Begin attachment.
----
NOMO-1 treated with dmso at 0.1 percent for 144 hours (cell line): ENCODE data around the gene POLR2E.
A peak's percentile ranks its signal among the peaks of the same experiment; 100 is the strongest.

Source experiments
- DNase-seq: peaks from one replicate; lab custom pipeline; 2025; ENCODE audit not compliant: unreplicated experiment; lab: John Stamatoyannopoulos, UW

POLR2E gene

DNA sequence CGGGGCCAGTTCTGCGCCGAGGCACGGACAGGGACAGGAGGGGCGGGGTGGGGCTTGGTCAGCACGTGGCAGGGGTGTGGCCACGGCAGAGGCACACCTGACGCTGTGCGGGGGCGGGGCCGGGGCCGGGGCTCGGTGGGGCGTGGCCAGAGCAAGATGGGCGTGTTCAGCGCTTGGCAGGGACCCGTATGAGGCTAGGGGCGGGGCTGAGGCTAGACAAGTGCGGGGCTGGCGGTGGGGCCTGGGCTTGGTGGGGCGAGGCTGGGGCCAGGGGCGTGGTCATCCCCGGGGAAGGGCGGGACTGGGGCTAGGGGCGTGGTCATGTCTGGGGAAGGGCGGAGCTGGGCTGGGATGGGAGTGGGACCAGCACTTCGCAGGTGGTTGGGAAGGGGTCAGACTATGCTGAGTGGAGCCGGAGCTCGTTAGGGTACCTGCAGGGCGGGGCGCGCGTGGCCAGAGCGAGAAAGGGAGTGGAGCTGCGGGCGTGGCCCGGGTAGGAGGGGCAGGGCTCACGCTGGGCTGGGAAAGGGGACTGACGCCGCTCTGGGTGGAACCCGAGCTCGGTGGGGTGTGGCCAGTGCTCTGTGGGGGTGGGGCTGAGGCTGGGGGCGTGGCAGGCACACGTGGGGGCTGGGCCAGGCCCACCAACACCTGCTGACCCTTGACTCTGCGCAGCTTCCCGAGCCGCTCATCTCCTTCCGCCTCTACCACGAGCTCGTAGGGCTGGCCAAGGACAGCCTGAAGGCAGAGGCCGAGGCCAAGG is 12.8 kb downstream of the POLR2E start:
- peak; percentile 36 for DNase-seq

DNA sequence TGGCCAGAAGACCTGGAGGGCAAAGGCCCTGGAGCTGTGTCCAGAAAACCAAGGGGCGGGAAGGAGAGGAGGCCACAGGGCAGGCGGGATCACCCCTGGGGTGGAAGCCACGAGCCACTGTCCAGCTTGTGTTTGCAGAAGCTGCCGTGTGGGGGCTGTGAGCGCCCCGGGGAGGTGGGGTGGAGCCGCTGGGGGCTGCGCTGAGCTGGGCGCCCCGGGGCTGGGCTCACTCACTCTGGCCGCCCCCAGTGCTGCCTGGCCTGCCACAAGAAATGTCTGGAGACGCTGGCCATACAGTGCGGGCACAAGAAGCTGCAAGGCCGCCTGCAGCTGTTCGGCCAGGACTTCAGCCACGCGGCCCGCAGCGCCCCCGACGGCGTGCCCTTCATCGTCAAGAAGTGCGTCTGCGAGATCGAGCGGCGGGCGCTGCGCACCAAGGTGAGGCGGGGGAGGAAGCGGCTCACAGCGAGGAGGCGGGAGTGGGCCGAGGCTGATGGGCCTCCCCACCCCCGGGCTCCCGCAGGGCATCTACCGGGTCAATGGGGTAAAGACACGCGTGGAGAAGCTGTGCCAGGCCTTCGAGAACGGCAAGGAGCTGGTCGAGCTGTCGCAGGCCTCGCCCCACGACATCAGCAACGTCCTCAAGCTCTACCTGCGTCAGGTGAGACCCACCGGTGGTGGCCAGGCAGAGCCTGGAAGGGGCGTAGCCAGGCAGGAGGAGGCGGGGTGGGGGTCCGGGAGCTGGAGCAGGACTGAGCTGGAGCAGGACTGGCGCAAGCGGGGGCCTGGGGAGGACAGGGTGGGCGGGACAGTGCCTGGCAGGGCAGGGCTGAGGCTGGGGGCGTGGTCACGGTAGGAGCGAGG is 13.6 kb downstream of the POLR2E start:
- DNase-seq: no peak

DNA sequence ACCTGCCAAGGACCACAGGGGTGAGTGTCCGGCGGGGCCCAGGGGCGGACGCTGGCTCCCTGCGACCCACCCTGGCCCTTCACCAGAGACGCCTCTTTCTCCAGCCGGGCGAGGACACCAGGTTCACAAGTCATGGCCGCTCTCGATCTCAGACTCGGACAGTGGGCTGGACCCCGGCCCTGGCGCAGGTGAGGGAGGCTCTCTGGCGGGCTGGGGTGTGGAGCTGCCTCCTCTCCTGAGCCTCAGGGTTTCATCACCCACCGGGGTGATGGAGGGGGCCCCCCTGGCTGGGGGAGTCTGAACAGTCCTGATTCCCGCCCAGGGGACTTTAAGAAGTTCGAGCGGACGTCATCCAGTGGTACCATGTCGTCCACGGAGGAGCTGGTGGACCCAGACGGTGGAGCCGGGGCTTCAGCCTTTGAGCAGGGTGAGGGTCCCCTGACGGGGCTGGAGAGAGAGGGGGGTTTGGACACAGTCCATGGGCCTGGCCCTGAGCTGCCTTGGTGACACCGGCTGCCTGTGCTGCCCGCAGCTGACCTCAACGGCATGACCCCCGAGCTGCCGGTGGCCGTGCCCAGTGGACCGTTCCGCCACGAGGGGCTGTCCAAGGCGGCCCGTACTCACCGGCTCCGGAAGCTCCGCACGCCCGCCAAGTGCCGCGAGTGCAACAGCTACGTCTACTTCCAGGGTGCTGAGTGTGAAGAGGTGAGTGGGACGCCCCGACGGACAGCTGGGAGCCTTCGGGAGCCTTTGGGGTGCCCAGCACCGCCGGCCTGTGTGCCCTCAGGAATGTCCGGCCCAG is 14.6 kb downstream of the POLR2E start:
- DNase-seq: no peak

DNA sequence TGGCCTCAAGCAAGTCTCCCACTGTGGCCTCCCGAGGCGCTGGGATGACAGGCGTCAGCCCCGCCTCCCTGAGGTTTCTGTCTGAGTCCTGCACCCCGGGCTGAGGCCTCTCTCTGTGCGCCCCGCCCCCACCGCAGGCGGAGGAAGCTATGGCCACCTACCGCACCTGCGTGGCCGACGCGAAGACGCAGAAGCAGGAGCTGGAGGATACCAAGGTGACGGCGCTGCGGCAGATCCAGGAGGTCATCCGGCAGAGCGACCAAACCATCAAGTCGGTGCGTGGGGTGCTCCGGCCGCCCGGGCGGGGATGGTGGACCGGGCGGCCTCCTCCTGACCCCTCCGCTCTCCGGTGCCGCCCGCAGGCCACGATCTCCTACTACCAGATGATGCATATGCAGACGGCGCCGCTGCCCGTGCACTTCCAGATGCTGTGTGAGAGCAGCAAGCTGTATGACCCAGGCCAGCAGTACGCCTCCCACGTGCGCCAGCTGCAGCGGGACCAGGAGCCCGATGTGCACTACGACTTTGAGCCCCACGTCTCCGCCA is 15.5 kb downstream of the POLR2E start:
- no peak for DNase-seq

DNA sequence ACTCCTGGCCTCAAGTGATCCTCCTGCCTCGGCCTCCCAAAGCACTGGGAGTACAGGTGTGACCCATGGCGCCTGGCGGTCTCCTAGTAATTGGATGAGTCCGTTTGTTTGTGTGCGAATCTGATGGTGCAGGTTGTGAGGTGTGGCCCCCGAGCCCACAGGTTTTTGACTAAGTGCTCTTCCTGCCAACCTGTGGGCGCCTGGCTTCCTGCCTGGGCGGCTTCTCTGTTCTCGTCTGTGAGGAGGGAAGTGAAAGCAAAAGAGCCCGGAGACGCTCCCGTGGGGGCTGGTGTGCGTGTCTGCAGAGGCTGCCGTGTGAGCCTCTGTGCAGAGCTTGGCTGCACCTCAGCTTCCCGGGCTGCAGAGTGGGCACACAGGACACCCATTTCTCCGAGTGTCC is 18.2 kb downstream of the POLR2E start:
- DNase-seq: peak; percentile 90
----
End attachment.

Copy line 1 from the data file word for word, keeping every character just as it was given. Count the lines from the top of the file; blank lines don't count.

NOMO-1 treated with dmso at 0.1 percent for 144 hours (cell line): ENCODE data around the gene POLR2E.